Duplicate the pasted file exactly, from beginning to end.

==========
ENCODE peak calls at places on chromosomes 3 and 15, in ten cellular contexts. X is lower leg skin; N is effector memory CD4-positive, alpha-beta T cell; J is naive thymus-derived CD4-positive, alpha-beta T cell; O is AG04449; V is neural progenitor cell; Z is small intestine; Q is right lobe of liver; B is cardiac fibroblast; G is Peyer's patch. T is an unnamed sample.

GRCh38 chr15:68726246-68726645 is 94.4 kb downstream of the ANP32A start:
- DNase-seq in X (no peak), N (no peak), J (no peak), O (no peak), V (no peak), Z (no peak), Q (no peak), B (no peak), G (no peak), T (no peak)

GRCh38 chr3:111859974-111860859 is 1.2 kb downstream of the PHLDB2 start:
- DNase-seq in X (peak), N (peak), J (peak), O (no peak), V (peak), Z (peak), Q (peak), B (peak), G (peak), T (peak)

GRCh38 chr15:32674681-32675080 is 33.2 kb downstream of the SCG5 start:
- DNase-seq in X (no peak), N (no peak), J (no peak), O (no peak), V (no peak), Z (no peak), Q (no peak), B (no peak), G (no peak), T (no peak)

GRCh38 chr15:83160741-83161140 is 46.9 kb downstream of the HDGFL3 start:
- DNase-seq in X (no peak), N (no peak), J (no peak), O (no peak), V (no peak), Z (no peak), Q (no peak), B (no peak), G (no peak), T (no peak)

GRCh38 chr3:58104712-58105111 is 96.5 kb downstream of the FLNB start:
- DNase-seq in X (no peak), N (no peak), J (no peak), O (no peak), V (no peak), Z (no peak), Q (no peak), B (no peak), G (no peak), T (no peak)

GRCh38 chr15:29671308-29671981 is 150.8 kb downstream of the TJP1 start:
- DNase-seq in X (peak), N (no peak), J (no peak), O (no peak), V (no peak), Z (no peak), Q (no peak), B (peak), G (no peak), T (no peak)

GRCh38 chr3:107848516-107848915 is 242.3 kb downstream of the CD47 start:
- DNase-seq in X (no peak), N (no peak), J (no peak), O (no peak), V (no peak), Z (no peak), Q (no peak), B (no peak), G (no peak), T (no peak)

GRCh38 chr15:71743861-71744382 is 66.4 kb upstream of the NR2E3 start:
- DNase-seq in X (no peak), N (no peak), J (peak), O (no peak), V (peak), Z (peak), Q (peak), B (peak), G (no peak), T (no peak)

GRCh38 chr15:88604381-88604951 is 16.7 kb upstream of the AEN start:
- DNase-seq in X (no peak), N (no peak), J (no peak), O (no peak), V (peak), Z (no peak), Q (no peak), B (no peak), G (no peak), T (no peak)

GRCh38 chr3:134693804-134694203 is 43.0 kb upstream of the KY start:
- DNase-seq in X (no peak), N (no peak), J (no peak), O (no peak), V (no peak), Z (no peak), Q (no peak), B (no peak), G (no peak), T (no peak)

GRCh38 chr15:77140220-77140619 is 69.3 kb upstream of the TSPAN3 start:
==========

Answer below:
ENCODE peak calls at places on chromosomes 3 and 15, in ten cellular contexts. X is lower leg skin; N is effector memory CD4-positive, alpha-beta T cell; J is naive thymus-derived CD4-positive, alpha-beta T cell; O is AG04449; V is neural progenitor cell; Z is small intestine; Q is right lobe of liver; B is cardiac fibroblast; G is Peyer's patch. T is an unnamed sample.

GRCh38 chr15:68726246-68726645 is 94.4 kb downstream of the ANP32A start:
- DNase-seq in X (no peak), N (no peak), J (no peak), O (no peak), V (no peak), Z (no peak), Q (no peak), B (no peak), G (no peak), T (no peak)

GRCh38 chr3:111859974-111860859 is 1.2 kb downstream of the PHLDB2 start:
- DNase-seq in X (peak), N (peak), J (peak), O (no peak), V (peak), Z (peak), Q (peak), B (peak), G (peak), T (peak)

GRCh38 chr15:32674681-32675080 is 33.2 kb downstream of the SCG5 start:
- DNase-seq in X (no peak), N (no peak), J (no peak), O (no peak), V (no peak), Z (no peak), Q (no peak), B (no peak), G (no peak), T (no peak)

GRCh38 chr15:83160741-83161140 is 46.9 kb downstream of the HDGFL3 start:
- DNase-seq in X (no peak), N (no peak), J (no peak), O (no peak), V (no peak), Z (no peak), Q (no peak), B (no peak), G (no peak), T (no peak)

GRCh38 chr3:58104712-58105111 is 96.5 kb downstream of the FLNB start:
- DNase-seq in X (no peak), N (no peak), J (no peak), O (no peak), V (no peak), Z (no peak), Q (no peak), B (no peak), G (no peak), T (no peak)

GRCh38 chr15:29671308-29671981 is 150.8 kb downstream of the TJP1 start:
- DNase-seq in X (peak), N (no peak), J (no peak), O (no peak), V (no peak), Z (no peak), Q (no peak), B (peak), G (no peak), T (no peak)

GRCh38 chr3:107848516-107848915 is 242.3 kb downstream of the CD47 start:
- DNase-seq in X (no peak), N (no peak), J (no peak), O (no peak), V (no peak), Z (no peak), Q (no peak), B (no peak), G (no peak), T (no peak)

GRCh38 chr15:71743861-71744382 is 66.4 kb upstream of the NR2E3 start:
- DNase-seq in X (no peak), N (no peak), J (peak), O (no peak), V (peak), Z (peak), Q (peak), B (peak), G (no peak), T (no peak)

GRCh38 chr15:88604381-88604951 is 16.7 kb upstream of the AEN start:
- DNase-seq in X (no peak), N (no peak), J (no peak), O (no peak), V (peak), Z (no peak), Q (no peak), B (no peak), G (no peak), T (no peak)

GRCh38 chr3:134693804-134694203 is 43.0 kb upstream of the KY start:
- DNase-seq in X (no peak), N (no peak), J (no peak), O (no peak), V (no peak), Z (no peak), Q (no peak), B (no peak), G (no peak), T (no peak)

GRCh38 chr15:77140220-77140619 is 69.3 kb upstream of the TSPAN3 start: